- Use bold for emphasis. Some research has shown that italics and all-caps text reduce reading speed. Try using bold for emphasis instead.
- Underline with care. Underlines are great for links, but a standard text-decoration underline obscures descenders. In the future, the text-decoration-skip property may be able to help with that; in the meantime, consider alternatives to the default.
Think carefully about spaces between, around, and within letterforms and clusters of words.
- Choose comfortable line lengths. Advice on an ideal line length (or measure) varies, but consider between 60 and 70 characters per line safe.
- Be generous with line height. Ideal line height (or leading) will depend on the typeface you choose, but a good rule of thumb is to start with one and a half times the font size and refine from there.
- Practice sensible letter-spacing. Too tight or loose can present difficulties, a bit like jeans. And avoid justified text, although it makes columns neat, it breaks the rhythm of spacing between words.
The words you use are just as important as what you do with them.
- Keep it short. Avoid long sentences. Keep headings clear and concise.
- Avoid jargon. Write for your audience and cut the jargon unless it’s absolutely necessary. Acronyms and academic terms that might be appropriate for a team of specialists would be totally out of place in a more general article, for example.
So everything’s fixed, right?
There is no perfect typeface. Although we worked hard to improve the experience of the Wellcome site, some people will still struggle with our customized headline font, and with the Helvetica, Arial, sans-serif font stack we’re using for body text. However hard we try, some people may need to override defaults and choose the fonts and colors that work best for them. We can respect that by building sites that allow modification without breaking.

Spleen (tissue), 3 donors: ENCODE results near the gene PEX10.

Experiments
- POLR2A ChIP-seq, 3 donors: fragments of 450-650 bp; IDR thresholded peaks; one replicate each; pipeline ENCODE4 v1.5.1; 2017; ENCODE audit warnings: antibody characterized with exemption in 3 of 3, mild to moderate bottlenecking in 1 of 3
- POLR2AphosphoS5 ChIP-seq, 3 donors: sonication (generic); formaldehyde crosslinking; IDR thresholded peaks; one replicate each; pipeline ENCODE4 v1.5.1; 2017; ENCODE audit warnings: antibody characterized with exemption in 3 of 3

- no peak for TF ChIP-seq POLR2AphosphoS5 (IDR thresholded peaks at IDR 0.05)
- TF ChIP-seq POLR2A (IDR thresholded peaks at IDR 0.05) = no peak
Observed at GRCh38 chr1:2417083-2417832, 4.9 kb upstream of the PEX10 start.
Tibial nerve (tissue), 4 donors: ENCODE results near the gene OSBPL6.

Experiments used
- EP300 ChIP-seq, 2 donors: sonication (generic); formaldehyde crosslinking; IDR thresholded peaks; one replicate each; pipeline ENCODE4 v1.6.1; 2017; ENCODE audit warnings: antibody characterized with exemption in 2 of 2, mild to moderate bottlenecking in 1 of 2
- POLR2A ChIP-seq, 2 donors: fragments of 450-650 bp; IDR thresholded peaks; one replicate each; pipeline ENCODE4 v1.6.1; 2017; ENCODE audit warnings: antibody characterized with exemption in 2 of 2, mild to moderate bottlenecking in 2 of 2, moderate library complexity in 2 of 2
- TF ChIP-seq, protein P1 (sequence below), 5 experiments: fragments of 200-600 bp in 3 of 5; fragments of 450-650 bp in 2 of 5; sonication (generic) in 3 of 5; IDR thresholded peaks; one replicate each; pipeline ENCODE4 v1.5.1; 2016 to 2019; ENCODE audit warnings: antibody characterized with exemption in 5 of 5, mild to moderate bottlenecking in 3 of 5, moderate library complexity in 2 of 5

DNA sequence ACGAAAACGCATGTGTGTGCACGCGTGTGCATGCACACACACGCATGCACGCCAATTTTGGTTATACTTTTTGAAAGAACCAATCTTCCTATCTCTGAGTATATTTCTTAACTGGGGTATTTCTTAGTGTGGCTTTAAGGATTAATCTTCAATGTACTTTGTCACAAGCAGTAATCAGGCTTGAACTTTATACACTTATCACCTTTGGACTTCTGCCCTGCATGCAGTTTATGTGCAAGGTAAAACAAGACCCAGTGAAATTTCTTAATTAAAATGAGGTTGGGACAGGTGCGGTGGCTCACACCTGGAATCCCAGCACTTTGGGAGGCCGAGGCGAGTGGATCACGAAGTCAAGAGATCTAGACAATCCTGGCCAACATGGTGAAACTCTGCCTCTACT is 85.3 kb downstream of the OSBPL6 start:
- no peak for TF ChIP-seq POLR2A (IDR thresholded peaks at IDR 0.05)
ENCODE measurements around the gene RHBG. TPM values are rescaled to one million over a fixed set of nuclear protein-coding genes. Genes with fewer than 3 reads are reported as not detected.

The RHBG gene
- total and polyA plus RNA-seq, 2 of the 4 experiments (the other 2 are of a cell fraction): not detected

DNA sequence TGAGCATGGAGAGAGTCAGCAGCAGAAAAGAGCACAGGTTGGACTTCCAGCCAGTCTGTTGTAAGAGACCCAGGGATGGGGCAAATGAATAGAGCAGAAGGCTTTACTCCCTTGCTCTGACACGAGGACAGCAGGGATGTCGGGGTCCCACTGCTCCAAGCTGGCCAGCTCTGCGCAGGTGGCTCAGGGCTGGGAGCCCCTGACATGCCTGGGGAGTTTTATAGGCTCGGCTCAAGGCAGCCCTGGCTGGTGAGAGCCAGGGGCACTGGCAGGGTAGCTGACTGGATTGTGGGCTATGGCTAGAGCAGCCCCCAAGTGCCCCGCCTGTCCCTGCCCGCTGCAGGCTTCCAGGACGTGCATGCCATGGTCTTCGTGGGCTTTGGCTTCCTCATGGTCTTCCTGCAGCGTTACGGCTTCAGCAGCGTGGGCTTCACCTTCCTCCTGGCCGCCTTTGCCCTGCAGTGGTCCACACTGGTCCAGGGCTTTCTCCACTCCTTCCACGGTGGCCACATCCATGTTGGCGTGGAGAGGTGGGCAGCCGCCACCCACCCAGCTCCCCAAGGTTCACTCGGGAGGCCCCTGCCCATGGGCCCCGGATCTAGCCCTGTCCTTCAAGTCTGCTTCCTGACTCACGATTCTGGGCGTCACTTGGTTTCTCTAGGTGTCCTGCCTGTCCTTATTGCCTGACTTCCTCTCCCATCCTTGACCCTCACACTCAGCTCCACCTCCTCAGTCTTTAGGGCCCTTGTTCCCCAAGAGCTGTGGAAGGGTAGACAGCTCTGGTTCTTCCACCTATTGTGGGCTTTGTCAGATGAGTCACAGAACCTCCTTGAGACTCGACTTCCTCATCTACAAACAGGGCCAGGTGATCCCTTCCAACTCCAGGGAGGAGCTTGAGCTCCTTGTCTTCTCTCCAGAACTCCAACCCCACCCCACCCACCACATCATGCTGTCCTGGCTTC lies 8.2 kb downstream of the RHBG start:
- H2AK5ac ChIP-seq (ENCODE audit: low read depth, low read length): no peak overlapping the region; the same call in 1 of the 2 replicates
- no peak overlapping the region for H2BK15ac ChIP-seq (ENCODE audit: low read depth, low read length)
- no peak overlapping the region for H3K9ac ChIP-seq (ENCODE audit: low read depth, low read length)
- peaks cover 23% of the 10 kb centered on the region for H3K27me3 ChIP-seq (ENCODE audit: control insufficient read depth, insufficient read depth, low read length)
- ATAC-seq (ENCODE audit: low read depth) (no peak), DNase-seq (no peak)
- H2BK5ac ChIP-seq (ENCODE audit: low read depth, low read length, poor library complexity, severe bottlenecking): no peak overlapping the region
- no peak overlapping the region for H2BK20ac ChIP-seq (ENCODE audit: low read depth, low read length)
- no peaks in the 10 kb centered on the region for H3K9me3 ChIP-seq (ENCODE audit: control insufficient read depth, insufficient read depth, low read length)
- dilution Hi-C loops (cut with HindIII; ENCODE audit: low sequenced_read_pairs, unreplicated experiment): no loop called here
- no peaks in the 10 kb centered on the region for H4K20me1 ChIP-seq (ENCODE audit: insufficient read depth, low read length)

- Build with web standards. Ensure that whatever adaptive technologies or techniques people use will work with your site.
- Think twice about icon fonts. All of your icons will disappear if someone overrides your site’s fonts.
- Show people how to override font styles. Would your users benefit from a how-to like the BBC’s?
The trouble with expecting perfection in one go is that it can be tempting to take the safe route, to go with the tried and tested. But giving ourselves room to test and refine also gives us the freedom to take risks and try original approaches.
Putting ourselves out there can feel uncomfortable, but Wellcome wants to fund researchers that have the big ideas and the chutzpah to take big risks. So shouldn’t those of us building the site be willing to do the same? Yes, maybe we’ll make mistakes, but we’ll learn from them. If we had chosen a safe typeface for our headline font, we wouldn’t be having these conversations; we wouldn’t have done the research that led us to make changes; we wouldn’t discover new issues that failed to come up in any of our research.
The process sparked much debate at Wellcome, which opened doors to some intriguing opportunities. In the future, I won’t be so reticent about daring to try new things.
- Change the Fonts and Colors Websites Use
- How Typography Can Save Your Life
- Microsoft’s Inclusive Design Toolkit
Reprinted with the permission of A List Apart and the author (me)